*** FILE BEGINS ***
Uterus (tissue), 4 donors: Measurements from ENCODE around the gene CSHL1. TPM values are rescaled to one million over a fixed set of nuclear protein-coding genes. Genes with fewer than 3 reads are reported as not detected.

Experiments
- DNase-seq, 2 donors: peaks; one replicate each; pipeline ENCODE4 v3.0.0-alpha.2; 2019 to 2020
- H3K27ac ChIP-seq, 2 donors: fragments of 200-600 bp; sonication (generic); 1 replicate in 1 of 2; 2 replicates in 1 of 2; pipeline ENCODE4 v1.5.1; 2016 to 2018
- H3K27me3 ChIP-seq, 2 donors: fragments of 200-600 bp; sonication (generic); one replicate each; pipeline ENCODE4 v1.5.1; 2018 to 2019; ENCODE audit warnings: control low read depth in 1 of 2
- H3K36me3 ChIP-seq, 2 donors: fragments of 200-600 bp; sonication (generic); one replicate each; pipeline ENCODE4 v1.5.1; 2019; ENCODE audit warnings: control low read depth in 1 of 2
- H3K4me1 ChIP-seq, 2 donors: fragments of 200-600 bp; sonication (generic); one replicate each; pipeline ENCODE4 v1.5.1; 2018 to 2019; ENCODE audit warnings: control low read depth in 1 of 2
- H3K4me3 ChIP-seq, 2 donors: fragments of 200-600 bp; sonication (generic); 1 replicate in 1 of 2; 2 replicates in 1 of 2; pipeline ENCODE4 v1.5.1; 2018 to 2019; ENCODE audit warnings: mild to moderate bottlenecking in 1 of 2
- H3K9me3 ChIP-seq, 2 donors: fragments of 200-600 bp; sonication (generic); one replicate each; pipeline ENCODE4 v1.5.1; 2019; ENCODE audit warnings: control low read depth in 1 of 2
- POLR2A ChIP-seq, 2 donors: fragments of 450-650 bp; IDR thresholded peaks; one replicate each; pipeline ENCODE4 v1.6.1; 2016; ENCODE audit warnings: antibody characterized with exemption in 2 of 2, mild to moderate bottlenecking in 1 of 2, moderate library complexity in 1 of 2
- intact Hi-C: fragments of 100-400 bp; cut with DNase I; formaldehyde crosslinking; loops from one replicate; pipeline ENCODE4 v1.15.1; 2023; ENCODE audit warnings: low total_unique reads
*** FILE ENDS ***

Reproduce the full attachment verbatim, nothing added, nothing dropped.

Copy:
Uterus (tissue), 4 donors: Measurements from ENCODE around the gene CSHL1. TPM values are rescaled to one million over a fixed set of nuclear protein-coding genes. Genes with fewer than 3 reads are reported as not detected.

Experiments
- DNase-seq, 2 donors: peaks; one replicate each; pipeline ENCODE4 v3.0.0-alpha.2; 2019 to 2020
- H3K27ac ChIP-seq, 2 donors: fragments of 200-600 bp; sonication (generic); 1 replicate in 1 of 2; 2 replicates in 1 of 2; pipeline ENCODE4 v1.5.1; 2016 to 2018
- H3K27me3 ChIP-seq, 2 donors: fragments of 200-600 bp; sonication (generic); one replicate each; pipeline ENCODE4 v1.5.1; 2018 to 2019; ENCODE audit warnings: control low read depth in 1 of 2
- H3K36me3 ChIP-seq, 2 donors: fragments of 200-600 bp; sonication (generic); one replicate each; pipeline ENCODE4 v1.5.1; 2019; ENCODE audit warnings: control low read depth in 1 of 2
- H3K4me1 ChIP-seq, 2 donors: fragments of 200-600 bp; sonication (generic); one replicate each; pipeline ENCODE4 v1.5.1; 2018 to 2019; ENCODE audit warnings: control low read depth in 1 of 2
- H3K4me3 ChIP-seq, 2 donors: fragments of 200-600 bp; sonication (generic); 1 replicate in 1 of 2; 2 replicates in 1 of 2; pipeline ENCODE4 v1.5.1; 2018 to 2019; ENCODE audit warnings: mild to moderate bottlenecking in 1 of 2
- H3K9me3 ChIP-seq, 2 donors: fragments of 200-600 bp; sonication (generic); one replicate each; pipeline ENCODE4 v1.5.1; 2019; ENCODE audit warnings: control low read depth in 1 of 2
- POLR2A ChIP-seq, 2 donors: fragments of 450-650 bp; IDR thresholded peaks; one replicate each; pipeline ENCODE4 v1.6.1; 2016; ENCODE audit warnings: antibody characterized with exemption in 2 of 2, mild to moderate bottlenecking in 1 of 2, moderate library complexity in 1 of 2
- intact Hi-C: fragments of 100-400 bp; cut with DNase I; formaldehyde crosslinking; loops from one replicate; pipeline ENCODE4 v1.15.1; 2023; ENCODE audit warnings: low total_unique reads